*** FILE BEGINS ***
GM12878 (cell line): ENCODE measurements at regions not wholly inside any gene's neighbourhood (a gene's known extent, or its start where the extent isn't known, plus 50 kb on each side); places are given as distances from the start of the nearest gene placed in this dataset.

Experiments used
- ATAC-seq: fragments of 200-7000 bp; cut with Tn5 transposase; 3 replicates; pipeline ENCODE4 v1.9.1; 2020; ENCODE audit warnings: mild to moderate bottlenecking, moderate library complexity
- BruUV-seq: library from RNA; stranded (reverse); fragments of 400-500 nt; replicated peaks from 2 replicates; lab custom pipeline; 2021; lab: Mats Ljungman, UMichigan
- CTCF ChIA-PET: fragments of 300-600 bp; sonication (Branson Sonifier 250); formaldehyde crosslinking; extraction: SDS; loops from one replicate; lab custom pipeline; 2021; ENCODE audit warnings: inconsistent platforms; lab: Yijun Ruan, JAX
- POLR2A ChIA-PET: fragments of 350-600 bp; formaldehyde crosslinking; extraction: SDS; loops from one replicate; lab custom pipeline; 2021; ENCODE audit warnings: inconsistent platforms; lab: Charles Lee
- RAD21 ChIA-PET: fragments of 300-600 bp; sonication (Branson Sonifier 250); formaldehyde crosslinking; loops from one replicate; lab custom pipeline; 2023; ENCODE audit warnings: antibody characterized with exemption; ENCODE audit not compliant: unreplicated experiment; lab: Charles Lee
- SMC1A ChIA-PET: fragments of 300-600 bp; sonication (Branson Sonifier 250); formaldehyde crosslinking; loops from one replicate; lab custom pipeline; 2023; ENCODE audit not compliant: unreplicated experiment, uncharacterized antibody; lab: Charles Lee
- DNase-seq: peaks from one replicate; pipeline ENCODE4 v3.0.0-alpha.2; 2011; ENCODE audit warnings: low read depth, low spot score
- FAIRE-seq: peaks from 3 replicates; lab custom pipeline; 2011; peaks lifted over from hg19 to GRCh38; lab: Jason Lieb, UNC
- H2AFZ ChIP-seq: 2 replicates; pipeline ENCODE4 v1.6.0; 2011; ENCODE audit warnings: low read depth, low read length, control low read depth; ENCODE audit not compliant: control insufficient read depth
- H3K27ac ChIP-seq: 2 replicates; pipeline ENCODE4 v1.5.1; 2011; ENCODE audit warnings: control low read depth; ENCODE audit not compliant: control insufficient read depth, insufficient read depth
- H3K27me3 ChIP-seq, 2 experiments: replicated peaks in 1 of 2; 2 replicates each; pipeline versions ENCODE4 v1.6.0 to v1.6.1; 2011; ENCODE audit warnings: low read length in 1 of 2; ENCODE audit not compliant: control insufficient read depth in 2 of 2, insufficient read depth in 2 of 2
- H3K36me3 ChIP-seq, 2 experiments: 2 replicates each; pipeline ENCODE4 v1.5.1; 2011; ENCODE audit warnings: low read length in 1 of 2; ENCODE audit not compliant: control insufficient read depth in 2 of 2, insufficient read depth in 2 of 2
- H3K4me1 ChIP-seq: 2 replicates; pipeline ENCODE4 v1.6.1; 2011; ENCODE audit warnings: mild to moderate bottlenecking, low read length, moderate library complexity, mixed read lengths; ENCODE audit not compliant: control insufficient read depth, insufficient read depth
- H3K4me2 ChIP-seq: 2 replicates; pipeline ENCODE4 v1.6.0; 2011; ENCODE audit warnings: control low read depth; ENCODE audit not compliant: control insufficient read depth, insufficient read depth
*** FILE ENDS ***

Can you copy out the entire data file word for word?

GM12878 (cell line): ENCODE measurements at regions not wholly inside any gene's neighbourhood (a gene's known extent, or its start where the extent isn't known, plus 50 kb on each side); places are given as distances from the start of the nearest gene placed in this dataset.

Experiments used
- ATAC-seq: fragments of 200-7000 bp; cut with Tn5 transposase; 3 replicates; pipeline ENCODE4 v1.9.1; 2020; ENCODE audit warnings: mild to moderate bottlenecking, moderate library complexity
- BruUV-seq: library from RNA; stranded (reverse); fragments of 400-500 nt; replicated peaks from 2 replicates; lab custom pipeline; 2021; lab: Mats Ljungman, UMichigan
- CTCF ChIA-PET: fragments of 300-600 bp; sonication (Branson Sonifier 250); formaldehyde crosslinking; extraction: SDS; loops from one replicate; lab custom pipeline; 2021; ENCODE audit warnings: inconsistent platforms; lab: Yijun Ruan, JAX
- POLR2A ChIA-PET: fragments of 350-600 bp; formaldehyde crosslinking; extraction: SDS; loops from one replicate; lab custom pipeline; 2021; ENCODE audit warnings: inconsistent platforms; lab: Charles Lee
- RAD21 ChIA-PET: fragments of 300-600 bp; sonication (Branson Sonifier 250); formaldehyde crosslinking; loops from one replicate; lab custom pipeline; 2023; ENCODE audit warnings: antibody characterized with exemption; ENCODE audit not compliant: unreplicated experiment; lab: Charles Lee
- SMC1A ChIA-PET: fragments of 300-600 bp; sonication (Branson Sonifier 250); formaldehyde crosslinking; loops from one replicate; lab custom pipeline; 2023; ENCODE audit not compliant: unreplicated experiment, uncharacterized antibody; lab: Charles Lee
- DNase-seq: peaks from one replicate; pipeline ENCODE4 v3.0.0-alpha.2; 2011; ENCODE audit warnings: low read depth, low spot score
- FAIRE-seq: peaks from 3 replicates; lab custom pipeline; 2011; peaks lifted over from hg19 to GRCh38; lab: Jason Lieb, UNC
- H2AFZ ChIP-seq: 2 replicates; pipeline ENCODE4 v1.6.0; 2011; ENCODE audit warnings: low read depth, low read length, control low read depth; ENCODE audit not compliant: control insufficient read depth
- H3K27ac ChIP-seq: 2 replicates; pipeline ENCODE4 v1.5.1; 2011; ENCODE audit warnings: control low read depth; ENCODE audit not compliant: control insufficient read depth, insufficient read depth
- H3K27me3 ChIP-seq, 2 experiments: replicated peaks in 1 of 2; 2 replicates each; pipeline versions ENCODE4 v1.6.0 to v1.6.1; 2011; ENCODE audit warnings: low read length in 1 of 2; ENCODE audit not compliant: control insufficient read depth in 2 of 2, insufficient read depth in 2 of 2
- H3K36me3 ChIP-seq, 2 experiments: 2 replicates each; pipeline ENCODE4 v1.5.1; 2011; ENCODE audit warnings: low read length in 1 of 2; ENCODE audit not compliant: control insufficient read depth in 2 of 2, insufficient read depth in 2 of 2
- H3K4me1 ChIP-seq: 2 replicates; pipeline ENCODE4 v1.6.1; 2011; ENCODE audit warnings: mild to moderate bottlenecking, low read length, moderate library complexity, mixed read lengths; ENCODE audit not compliant: control insufficient read depth, insufficient read depth
- H3K4me2 ChIP-seq: 2 replicates; pipeline ENCODE4 v1.6.0; 2011; ENCODE audit warnings: control low read depth; ENCODE audit not compliant: control insufficient read depth, insufficient read depth